25. 25. Ordered List Example 25
    26. 26. Unordered List • Displays list entries in a bulleted list • Uses a <ul> tag • Round bullet symbol is the default marker for list items • Can change bullet symbols – For squares, add type="square" to the <ul> tag – For empty circles, add type="circle" 26
    27. 27. Unordered List Example 27
    28. 28. Unordered List Example 28
    29. 29. Forms and Input • Form input is the information a user enters into fields in a Web or client application form. • HTML5 introduces several new form and input element attributes; some are: – url for entering a single Web address – email for a single email address or a list of email addresses – search to prompt users to enter text they want to search for 29
    30. 30. Creating a Form • Use the <form> start and end tags • All form content and fields are between <form> tags • Common syntax: <form id="keyword"> <content and fields> </form> 30
    31. 31. Creating a Form (Continued) • The fieldset element is used with many forms to group related elements. • The <fieldset> tag draws a box around individual elements and/or around the entire form. 31
    32. 32. Form with Fieldset Example 32
    33. 33. Simple Form Example 33
    34. 34. Simple Form Example 34
    35. 35. Form required and email Attributes • The required attribute requires information in a field when the form is submitted. • The email attribute requires the user to enter an email address. • Markup example: <input type="email" required /> 35
    36. 36. required Example 36
    37. 37. Form placeholder Attribute • Placeholder text is text displayed inside an input field when the field is empty. It helps users understand the type of information they should enter or select. When you click on or tab to the input field and start typing, the newly entered text replaces the placeholder text. • Markup example: <input name="fName" placeholder="First Name" /> 37
    38. 38. Form pattern Attribute • The pattern attribute provides a format (a regular expression) for an input field, which is used to validate whatever is entered into the field. • Markup example: <input type="text" id="empID" name="EmployeeID" required pattern="[A-Z]{2}[0-9]{4}" title="Employee ID is two capital letters followed by four digits"> 38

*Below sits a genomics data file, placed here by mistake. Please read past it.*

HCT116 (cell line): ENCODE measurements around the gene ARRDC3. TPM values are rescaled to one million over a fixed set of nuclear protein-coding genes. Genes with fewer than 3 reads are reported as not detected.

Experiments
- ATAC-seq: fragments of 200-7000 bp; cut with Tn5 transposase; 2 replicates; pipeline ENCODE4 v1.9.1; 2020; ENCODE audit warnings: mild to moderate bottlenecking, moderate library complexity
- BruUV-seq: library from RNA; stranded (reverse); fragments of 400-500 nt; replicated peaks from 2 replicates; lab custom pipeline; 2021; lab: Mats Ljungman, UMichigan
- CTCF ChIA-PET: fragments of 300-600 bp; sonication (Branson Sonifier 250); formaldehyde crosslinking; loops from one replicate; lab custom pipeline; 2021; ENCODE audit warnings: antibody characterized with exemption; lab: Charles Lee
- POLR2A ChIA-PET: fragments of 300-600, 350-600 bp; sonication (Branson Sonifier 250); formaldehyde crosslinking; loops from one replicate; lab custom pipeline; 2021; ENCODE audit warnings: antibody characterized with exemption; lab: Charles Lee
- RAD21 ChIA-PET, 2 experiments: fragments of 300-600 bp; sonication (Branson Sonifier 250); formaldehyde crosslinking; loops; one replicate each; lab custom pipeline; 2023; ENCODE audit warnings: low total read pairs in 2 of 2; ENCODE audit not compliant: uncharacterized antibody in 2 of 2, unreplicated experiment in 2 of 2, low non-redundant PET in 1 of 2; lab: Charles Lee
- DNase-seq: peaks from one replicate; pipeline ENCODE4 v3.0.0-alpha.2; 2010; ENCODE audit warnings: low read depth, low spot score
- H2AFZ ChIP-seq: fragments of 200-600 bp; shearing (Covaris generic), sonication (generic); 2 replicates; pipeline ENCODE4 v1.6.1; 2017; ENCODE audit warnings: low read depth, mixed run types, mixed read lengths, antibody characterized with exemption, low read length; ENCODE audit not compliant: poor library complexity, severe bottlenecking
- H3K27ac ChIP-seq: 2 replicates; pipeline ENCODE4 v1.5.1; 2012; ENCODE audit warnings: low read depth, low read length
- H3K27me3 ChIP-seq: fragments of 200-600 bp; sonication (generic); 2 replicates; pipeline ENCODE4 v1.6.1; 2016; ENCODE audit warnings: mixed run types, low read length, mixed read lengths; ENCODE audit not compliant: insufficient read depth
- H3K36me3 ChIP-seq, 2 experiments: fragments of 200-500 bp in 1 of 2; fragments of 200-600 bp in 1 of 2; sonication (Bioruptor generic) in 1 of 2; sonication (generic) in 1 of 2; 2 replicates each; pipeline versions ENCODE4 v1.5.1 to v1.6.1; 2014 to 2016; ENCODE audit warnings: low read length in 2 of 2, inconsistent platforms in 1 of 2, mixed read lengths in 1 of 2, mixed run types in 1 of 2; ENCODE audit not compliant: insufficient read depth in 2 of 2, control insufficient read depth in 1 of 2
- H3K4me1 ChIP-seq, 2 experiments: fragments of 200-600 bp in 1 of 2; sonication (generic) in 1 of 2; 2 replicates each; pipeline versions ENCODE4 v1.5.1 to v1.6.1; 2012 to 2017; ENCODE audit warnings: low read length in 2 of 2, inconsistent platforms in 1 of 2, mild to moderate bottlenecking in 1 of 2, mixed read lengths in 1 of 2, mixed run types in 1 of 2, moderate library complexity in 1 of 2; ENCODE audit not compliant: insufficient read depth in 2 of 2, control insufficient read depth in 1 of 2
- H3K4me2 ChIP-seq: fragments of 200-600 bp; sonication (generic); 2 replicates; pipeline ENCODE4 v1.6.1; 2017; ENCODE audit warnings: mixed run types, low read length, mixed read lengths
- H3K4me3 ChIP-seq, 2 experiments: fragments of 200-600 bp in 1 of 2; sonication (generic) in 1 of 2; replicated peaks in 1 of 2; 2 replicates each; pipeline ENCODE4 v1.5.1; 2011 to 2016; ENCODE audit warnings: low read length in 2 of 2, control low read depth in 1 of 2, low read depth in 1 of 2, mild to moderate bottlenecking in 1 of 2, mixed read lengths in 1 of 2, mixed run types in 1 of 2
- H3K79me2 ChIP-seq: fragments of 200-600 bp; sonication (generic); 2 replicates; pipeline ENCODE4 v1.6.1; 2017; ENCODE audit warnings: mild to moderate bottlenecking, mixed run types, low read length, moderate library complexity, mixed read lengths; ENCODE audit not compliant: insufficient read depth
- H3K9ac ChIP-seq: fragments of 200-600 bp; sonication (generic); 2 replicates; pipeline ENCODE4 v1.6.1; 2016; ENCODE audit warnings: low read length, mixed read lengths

39. 39. Form pattern Attribute (Continued) • You can use the pattern attribute with these <input> types: – text – search – url – telephone – email – password 39
    40. 40. Form autofocus Attribute • The autofocus attribute moves the focus to a particular input field when a Web page loads. • Markup example: <input type="text" name="fname" autofocus="autofocus" /> 40
    41. 41. Validation • The process of verifying that information entered or captured in a form is in the correct format and usable before sending the data to the server • Some things verified during validation: – Required fields are empty – Email addresses are valid – Dates are valid – Text does not appear in a numeric field or vice versa 41
    42. 42. Validation (Continued) • Automatic validation of input means the browser checks the data the user inputs. – Also referred to as client-side validation • Server-side validation occurs when server validates data received from an input form 42
    43. 43. Validation Example 43
    44. 44. Recap • div element • Semantic markup • header and footer elements • section element • nav element • article element • aside element • HTML tables • Ordered and unordered lists • Forms and input • Validation 44